When researchers examine violent assault numbers, historically the data has pointed to higher rates of female victimization in developing countries.
But a study by a West Virginia University sociology professor finds that women in developed countries — like the United States — are actually more likely to be physically assaulted than women in developing countries.
In “Individual and Structural Opportunities: A Cross-National Assessment of Females’ Physical and Sexual Assault Victimization,” Professor Rachel E. Stein examines how individuals’ daily routines and elements of country structure create opportunities prime for victimization.
“Research on developing countries will often lump sexual assault, physical assault and robbery together and sometimes studies expand to examine all types of victimization to increase the report record count,” Stein said.
Using data from the International Crime Victimization Survey from 45 countries, Stein reviewed physical and sexual assault victimization statistics at the national level to determine whether the societal structures around victims played a part in the frequency of attacks.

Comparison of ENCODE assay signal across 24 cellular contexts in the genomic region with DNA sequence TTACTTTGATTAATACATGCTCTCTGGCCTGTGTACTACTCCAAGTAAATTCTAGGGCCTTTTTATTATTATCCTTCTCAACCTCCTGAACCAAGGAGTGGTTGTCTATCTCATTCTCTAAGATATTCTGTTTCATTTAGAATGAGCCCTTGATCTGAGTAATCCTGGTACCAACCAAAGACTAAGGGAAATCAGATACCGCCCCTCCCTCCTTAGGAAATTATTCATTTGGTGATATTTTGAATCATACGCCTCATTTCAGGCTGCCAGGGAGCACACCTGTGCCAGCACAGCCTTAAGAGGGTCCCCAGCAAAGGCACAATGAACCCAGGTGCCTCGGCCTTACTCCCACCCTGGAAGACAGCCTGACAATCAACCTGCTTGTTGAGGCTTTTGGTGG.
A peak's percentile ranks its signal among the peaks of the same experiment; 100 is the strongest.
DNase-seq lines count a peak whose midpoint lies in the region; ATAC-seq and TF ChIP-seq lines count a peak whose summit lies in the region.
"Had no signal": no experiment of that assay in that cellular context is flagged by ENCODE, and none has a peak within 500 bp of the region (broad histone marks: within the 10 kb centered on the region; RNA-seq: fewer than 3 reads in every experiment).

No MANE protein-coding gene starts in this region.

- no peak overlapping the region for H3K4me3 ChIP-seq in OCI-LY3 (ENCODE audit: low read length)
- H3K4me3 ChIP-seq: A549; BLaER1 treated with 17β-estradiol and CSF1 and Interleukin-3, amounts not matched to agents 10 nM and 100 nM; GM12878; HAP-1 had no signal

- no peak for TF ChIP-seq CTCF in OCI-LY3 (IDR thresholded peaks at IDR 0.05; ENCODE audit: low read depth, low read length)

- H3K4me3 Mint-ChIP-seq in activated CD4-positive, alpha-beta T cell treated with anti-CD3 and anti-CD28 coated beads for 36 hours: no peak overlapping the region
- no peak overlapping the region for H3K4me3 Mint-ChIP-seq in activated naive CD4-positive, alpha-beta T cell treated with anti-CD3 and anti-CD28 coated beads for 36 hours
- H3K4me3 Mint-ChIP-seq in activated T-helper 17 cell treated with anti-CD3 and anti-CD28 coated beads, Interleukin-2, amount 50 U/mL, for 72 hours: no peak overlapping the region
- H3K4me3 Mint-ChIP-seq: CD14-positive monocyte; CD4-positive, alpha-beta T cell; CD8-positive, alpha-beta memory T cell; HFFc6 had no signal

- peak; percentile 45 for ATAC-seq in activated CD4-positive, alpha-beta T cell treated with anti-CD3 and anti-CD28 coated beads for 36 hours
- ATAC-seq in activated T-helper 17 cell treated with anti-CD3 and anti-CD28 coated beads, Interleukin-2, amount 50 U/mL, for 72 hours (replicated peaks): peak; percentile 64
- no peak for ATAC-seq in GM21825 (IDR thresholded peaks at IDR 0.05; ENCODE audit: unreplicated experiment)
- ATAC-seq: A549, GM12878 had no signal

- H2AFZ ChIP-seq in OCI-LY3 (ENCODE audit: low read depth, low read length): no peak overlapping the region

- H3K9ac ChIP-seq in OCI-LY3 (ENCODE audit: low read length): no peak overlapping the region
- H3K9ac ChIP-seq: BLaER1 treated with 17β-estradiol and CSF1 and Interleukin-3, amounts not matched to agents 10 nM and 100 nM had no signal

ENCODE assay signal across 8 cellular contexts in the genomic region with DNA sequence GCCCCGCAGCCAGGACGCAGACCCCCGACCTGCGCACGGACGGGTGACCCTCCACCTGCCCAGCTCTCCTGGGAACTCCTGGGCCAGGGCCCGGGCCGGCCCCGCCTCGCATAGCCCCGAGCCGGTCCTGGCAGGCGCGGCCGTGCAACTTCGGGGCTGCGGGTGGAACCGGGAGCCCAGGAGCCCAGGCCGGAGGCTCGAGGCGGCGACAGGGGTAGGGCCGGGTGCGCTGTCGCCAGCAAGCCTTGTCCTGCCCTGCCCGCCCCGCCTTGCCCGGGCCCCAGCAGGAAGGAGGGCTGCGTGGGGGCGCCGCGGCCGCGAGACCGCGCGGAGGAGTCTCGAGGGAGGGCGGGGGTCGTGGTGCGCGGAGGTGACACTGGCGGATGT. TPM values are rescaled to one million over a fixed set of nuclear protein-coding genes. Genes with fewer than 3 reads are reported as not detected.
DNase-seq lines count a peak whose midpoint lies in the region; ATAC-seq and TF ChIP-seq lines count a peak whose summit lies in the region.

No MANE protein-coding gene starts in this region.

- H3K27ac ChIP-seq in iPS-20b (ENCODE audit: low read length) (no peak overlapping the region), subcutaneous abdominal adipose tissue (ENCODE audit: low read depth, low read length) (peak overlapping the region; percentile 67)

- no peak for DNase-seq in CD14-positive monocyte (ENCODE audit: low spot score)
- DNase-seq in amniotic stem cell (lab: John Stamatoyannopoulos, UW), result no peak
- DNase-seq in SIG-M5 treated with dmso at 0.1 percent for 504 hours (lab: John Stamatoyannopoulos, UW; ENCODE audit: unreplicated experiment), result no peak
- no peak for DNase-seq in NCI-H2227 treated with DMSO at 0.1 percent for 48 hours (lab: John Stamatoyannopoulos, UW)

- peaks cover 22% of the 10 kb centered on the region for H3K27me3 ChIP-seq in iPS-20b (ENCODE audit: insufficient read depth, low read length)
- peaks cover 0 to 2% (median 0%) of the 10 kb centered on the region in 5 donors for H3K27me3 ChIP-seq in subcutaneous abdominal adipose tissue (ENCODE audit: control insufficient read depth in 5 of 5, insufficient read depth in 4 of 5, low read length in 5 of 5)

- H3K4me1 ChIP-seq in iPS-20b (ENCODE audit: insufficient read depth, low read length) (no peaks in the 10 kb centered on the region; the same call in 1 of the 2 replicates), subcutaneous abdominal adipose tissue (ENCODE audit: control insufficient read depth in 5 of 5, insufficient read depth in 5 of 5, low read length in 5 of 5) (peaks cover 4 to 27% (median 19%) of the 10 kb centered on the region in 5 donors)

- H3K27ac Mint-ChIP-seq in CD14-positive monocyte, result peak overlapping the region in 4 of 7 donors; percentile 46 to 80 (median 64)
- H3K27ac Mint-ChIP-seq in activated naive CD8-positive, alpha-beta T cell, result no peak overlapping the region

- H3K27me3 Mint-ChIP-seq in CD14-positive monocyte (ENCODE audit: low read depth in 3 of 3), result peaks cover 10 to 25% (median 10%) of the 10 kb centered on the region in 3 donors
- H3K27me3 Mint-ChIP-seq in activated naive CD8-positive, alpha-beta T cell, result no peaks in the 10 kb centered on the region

Sexual victimization is defined as incidents where, “people sometimes grab, touch, or assault others for sexual reasons in a really offensive way.” Physical victimization is defined as “being threatened or personally attacked by someone in a way that really frightened you.” The sample was limited to females only.
A variety of factors contributing to victimization exist. These can range from how often a female goes out for leisure activities (go to a bar, to a restaurant, to see friends), whether she lives alone, and age.
“Because individuals’ routines matter for victimization risk, it is important to educate people so they can become more aware of how their everyday activities might increase their risk for certain types of victimization,” Stein said. “However, individual routines are not the only contributing factor to victimization.
A woman’s surrounding environment also plays a risk, Stein said.